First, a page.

Water, from recent rains, drips down the long icicles along a rocky embankment, where old shacks perch precariously along the ledge above them and the ice-laced creek below.

A ruddy colored hawk, diving from her perch high in a tree, falls swiftly, like a stone, and I see her, wrestling with her dinner, a small rabbit that squirms in her razor sharp talons, along the side of the road as I pass by.

Summer green cornfields, shorn to stubble, now are just part of the tans and browns and grays that comprise the snowless winter landscape. All is overcast and muted, holding its breath, waiting for Spring.

A great gray and weathered barn sits alone in a field of muted greens and drab tans, set against the backdrop of dark hardwoods and silvery sycamores along the far tree line.

Four-lane highways are like sinewy grey devils, hurtling you down man made corridors with their unnatural “landscaping”. Much more pleasant to go through quiet little towns on the two-lanes, towns with weird and quirky names, like Avoca and Oolitic, those little towns along rural highways with cops running radar.

Boarded up stores and abandoned houses sit hollow and wrecked, blemishes on the quaintness of the town. Gravel parking lots, tiny white churches and signs for deer processing, 2.3 miles down a side road.

And then, just as quickly as the small town recedes through my rear view mirror, I’m unceremoniously dumped out onto the four-lane, feeling…what? A mild sense of shock? Disillusionment? A near desperate craving to be back amongst the fields and forests? A primal reaction encoded in DNA that “slipped through” in my silent and outwardly observant reverie?

I drive on, shaken, not stirred.

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Undone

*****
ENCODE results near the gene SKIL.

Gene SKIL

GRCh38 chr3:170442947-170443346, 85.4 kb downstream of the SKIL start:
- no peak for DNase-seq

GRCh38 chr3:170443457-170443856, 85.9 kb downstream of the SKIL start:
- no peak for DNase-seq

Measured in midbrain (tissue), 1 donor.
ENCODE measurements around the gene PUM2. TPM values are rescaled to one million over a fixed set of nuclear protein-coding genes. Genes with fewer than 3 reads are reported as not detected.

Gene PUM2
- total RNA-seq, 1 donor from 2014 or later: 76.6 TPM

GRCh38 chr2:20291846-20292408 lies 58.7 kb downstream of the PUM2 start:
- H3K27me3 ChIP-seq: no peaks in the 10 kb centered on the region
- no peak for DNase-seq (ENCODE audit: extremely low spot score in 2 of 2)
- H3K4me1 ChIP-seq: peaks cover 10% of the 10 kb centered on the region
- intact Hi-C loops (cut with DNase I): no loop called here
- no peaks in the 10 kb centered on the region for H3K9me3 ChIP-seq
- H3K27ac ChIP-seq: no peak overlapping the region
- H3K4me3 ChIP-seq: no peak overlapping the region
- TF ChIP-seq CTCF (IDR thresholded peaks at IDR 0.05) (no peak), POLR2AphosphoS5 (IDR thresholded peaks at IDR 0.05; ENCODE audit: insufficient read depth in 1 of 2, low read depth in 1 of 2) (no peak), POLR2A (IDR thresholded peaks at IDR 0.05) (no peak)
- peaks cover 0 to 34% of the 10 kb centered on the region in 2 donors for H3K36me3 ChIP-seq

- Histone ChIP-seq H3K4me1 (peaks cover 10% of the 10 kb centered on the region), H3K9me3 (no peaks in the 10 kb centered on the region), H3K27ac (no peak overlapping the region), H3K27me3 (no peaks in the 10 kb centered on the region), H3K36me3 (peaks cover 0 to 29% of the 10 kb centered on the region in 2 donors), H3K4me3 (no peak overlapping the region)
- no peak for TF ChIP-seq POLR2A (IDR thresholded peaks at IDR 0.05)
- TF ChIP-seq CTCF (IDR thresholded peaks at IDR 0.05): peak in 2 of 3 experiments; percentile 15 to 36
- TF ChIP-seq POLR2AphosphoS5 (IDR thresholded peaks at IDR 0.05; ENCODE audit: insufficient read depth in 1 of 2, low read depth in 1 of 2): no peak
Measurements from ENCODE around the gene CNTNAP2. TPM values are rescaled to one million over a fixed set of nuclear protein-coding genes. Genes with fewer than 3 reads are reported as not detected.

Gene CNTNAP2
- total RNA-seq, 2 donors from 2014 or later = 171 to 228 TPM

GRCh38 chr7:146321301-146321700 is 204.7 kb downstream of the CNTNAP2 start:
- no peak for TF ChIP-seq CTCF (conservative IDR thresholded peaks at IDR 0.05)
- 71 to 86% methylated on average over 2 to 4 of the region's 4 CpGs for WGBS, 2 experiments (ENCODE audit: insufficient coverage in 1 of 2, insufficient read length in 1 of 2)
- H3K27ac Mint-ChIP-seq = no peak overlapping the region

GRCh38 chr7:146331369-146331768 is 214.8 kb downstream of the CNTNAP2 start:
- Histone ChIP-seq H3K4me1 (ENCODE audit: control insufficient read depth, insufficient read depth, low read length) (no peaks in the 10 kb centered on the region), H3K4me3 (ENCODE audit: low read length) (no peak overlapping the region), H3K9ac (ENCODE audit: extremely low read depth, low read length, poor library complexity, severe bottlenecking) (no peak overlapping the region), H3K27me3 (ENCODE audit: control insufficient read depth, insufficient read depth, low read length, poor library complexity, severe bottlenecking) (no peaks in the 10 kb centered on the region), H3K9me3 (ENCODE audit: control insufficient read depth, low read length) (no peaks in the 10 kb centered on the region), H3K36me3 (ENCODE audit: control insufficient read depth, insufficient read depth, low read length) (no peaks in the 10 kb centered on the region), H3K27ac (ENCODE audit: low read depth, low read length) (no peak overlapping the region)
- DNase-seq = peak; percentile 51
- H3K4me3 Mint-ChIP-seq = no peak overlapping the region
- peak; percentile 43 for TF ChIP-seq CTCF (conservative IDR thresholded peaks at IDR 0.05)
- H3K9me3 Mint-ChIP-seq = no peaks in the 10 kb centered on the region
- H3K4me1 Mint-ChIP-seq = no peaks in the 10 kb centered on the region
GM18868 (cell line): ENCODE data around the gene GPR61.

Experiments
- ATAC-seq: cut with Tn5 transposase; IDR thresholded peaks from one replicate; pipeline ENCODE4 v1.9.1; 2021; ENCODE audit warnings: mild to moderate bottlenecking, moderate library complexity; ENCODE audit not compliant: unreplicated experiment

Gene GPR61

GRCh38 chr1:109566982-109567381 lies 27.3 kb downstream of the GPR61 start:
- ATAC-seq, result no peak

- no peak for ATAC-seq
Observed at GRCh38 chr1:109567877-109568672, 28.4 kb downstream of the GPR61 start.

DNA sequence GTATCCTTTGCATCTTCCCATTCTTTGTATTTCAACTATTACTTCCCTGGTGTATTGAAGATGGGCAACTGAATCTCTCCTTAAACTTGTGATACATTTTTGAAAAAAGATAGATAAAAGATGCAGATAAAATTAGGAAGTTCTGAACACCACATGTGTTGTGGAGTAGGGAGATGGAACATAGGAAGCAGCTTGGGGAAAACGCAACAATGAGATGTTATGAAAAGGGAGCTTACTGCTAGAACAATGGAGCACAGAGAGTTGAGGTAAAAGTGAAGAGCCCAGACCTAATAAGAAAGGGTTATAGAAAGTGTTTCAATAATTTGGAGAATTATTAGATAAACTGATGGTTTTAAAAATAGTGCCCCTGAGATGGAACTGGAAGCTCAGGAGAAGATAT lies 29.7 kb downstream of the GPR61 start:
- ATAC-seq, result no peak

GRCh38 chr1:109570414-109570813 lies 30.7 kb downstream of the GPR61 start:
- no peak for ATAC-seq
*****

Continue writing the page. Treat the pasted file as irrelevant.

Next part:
I am just utterly undone by this day. Grieving parents, traumatized, wounded and dead children, some as young as 14. 14!!! I have a grandson who’s 14. The horror of it is hard for us to imagine. I mean, it’s horrifying enough to see this on the news, but to actually have to live it…sadly, before the year, hell, the month, there will be more families and communities living that nightmare. Just tonight on the evening news, there was a kid in Washington State who was planning a mass school shooting. His grandmother snooped in his journals and turned him in, saving many, as one entry said he wanted as many casualties as possible.

These are not isolated cases. How many more are out there, right now, plotting and planning, gathering ammo and military weapons? Weapons non military people do not need. And please, spare me the tired trope that you just might have to defend your family against the government. Oh please. They could take you out from miles away, and you’d never see it coming. I’m just sick and tired of the violence, the hate, the politicians’ same old tired and pathetic “thoughts & prayers” routine, while they take blood money from the NRA.

We need common sense gun regulations that close loopholes. And did you know about “ghost guns”? Like the bump stock, legal to buy. Better screening for mental health issues, like, maybe have a shared database between agencies. Required training, testing, periodic renewals of training and permit/license. Oh, too intrusive? Tell it to the BMV, who require just such things. I’m just so damn weary of it, the senselessness, the horror, the blood of children.